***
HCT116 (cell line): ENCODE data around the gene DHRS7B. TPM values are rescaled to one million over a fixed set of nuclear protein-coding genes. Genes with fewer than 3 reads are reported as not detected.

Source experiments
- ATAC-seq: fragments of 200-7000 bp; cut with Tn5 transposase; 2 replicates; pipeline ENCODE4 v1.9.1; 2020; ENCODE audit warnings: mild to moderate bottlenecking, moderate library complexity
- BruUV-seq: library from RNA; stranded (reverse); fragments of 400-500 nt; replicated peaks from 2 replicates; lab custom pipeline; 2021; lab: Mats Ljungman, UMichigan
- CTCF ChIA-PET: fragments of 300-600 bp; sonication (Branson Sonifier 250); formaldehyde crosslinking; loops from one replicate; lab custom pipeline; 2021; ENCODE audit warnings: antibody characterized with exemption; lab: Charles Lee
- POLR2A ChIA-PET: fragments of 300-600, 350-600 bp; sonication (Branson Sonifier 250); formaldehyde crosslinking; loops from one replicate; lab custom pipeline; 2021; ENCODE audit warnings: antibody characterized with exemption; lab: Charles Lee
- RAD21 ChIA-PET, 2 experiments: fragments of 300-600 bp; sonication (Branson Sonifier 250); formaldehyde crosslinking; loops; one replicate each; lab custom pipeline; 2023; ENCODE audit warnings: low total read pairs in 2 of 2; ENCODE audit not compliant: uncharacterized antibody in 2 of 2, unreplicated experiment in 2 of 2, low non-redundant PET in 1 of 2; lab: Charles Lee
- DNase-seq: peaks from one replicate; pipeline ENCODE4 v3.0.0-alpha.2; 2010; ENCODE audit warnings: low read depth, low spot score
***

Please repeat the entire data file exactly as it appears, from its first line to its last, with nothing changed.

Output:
HCT116 (cell line): ENCODE data around the gene DHRS7B. TPM values are rescaled to one million over a fixed set of nuclear protein-coding genes. Genes with fewer than 3 reads are reported as not detected.

Source experiments
- ATAC-seq: fragments of 200-7000 bp; cut with Tn5 transposase; 2 replicates; pipeline ENCODE4 v1.9.1; 2020; ENCODE audit warnings: mild to moderate bottlenecking, moderate library complexity
- BruUV-seq: library from RNA; stranded (reverse); fragments of 400-500 nt; replicated peaks from 2 replicates; lab custom pipeline; 2021; lab: Mats Ljungman, UMichigan
- CTCF ChIA-PET: fragments of 300-600 bp; sonication (Branson Sonifier 250); formaldehyde crosslinking; loops from one replicate; lab custom pipeline; 2021; ENCODE audit warnings: antibody characterized with exemption; lab: Charles Lee
- POLR2A ChIA-PET: fragments of 300-600, 350-600 bp; sonication (Branson Sonifier 250); formaldehyde crosslinking; loops from one replicate; lab custom pipeline; 2021; ENCODE audit warnings: antibody characterized with exemption; lab: Charles Lee
- RAD21 ChIA-PET, 2 experiments: fragments of 300-600 bp; sonication (Branson Sonifier 250); formaldehyde crosslinking; loops; one replicate each; lab custom pipeline; 2023; ENCODE audit warnings: low total read pairs in 2 of 2; ENCODE audit not compliant: uncharacterized antibody in 2 of 2, unreplicated experiment in 2 of 2, low non-redundant PET in 1 of 2; lab: Charles Lee
- DNase-seq: peaks from one replicate; pipeline ENCODE4 v3.0.0-alpha.2; 2010; ENCODE audit warnings: low read depth, low spot score